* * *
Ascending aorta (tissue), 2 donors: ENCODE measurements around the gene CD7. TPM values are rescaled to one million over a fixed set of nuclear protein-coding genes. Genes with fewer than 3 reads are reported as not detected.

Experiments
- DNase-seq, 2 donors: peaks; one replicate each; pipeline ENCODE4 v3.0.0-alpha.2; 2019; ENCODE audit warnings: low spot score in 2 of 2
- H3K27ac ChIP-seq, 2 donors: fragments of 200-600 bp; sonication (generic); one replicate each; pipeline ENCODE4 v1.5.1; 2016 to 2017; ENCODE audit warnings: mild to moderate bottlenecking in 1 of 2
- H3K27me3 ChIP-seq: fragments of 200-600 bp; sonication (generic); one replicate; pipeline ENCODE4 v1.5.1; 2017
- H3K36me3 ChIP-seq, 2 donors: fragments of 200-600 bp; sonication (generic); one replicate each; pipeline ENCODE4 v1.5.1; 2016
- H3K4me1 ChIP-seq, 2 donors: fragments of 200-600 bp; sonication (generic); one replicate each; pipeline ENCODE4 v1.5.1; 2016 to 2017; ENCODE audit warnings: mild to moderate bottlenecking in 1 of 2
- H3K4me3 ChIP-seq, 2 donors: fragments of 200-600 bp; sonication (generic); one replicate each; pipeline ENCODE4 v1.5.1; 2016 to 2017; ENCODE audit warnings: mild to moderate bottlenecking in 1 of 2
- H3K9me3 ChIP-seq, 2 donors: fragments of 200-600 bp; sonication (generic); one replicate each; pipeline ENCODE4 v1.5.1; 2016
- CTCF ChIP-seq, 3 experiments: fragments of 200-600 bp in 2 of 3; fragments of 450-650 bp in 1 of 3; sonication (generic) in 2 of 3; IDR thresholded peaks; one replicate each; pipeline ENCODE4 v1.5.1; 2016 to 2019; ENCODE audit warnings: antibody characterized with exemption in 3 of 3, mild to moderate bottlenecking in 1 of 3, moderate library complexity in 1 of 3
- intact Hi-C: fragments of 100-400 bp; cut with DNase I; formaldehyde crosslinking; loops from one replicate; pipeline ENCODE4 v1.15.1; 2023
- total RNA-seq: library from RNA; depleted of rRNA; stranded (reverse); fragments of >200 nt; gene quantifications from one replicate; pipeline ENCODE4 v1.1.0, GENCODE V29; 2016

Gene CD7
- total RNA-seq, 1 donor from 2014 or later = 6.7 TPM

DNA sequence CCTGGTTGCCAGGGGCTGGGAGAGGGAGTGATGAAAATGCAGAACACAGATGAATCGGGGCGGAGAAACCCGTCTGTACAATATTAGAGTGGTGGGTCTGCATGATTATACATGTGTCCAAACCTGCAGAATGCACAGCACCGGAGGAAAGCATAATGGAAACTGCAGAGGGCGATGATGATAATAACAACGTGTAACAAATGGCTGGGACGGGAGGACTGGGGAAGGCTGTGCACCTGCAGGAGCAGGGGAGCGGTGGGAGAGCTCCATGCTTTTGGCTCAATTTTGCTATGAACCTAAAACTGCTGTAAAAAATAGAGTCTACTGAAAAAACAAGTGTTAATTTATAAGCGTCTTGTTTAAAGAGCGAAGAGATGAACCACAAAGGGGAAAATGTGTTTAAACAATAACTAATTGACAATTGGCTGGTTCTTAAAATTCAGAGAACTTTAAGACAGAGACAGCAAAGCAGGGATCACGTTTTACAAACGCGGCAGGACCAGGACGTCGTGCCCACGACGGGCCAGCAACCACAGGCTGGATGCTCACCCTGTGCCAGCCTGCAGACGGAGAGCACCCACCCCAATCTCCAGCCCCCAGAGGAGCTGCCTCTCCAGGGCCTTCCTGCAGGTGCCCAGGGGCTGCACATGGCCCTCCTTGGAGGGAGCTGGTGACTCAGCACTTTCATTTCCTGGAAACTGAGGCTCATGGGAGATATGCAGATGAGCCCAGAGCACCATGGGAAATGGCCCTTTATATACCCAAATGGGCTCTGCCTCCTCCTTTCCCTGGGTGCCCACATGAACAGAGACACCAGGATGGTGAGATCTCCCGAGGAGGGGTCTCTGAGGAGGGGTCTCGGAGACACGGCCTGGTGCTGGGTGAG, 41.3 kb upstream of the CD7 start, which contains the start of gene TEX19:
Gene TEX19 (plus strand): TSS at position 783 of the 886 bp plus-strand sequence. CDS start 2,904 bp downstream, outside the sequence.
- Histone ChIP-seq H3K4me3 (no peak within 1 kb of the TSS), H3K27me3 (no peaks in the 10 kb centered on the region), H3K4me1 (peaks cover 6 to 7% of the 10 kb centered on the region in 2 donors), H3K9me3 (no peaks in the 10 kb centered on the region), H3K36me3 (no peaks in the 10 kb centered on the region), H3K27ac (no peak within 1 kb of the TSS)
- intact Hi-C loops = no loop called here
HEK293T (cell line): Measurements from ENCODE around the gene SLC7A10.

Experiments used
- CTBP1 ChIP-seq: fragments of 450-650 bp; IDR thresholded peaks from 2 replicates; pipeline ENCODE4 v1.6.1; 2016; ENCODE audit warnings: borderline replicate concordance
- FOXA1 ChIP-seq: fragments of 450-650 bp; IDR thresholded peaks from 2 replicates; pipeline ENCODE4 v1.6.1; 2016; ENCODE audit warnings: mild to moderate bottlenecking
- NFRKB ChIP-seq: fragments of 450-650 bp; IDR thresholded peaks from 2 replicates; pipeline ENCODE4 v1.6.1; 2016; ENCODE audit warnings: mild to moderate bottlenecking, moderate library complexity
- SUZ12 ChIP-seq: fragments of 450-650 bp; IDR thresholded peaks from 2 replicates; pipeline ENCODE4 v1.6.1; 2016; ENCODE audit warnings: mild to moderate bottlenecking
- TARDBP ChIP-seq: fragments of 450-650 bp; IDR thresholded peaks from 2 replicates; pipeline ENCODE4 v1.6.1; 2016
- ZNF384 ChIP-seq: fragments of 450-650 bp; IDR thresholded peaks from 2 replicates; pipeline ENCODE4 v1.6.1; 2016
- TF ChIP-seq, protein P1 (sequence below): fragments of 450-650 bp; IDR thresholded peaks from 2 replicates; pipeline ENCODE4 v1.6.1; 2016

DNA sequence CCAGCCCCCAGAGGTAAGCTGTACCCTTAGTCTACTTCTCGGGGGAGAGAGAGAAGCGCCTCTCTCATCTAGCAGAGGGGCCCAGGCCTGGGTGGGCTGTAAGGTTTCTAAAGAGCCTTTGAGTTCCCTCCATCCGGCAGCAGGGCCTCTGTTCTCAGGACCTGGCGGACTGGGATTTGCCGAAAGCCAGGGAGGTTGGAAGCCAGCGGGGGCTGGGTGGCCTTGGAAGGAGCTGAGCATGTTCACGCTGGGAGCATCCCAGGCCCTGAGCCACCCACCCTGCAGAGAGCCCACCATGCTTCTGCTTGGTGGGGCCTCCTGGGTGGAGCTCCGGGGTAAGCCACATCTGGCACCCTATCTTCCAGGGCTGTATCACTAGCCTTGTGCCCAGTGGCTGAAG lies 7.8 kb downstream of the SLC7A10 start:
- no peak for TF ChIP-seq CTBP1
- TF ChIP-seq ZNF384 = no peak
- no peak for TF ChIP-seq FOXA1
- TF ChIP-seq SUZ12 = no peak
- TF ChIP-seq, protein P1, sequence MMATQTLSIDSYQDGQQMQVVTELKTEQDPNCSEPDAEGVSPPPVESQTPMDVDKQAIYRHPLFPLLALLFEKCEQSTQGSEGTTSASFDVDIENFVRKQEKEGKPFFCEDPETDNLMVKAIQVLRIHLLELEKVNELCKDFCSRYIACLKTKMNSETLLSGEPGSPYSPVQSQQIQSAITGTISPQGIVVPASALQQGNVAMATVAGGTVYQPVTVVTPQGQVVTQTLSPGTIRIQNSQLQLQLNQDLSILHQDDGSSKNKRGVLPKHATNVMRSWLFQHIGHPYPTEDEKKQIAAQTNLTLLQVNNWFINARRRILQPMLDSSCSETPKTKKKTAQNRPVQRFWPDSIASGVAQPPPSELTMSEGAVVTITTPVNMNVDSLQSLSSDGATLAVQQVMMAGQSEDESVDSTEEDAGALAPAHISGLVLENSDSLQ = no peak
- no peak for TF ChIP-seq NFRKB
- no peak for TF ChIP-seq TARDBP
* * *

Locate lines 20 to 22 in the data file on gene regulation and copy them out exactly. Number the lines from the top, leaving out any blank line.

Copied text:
Experiments used
- CTBP1 ChIP-seq: fragments of 450-650 bp; IDR thresholded peaks from 2 replicates; pipeline ENCODE4 v1.6.1; 2016; ENCODE audit warnings: borderline replicate concordance
- FOXA1 ChIP-seq: fragments of 450-650 bp; IDR thresholded peaks from 2 replicates; pipeline ENCODE4 v1.6.1; 2016; ENCODE audit warnings: mild to moderate bottlenecking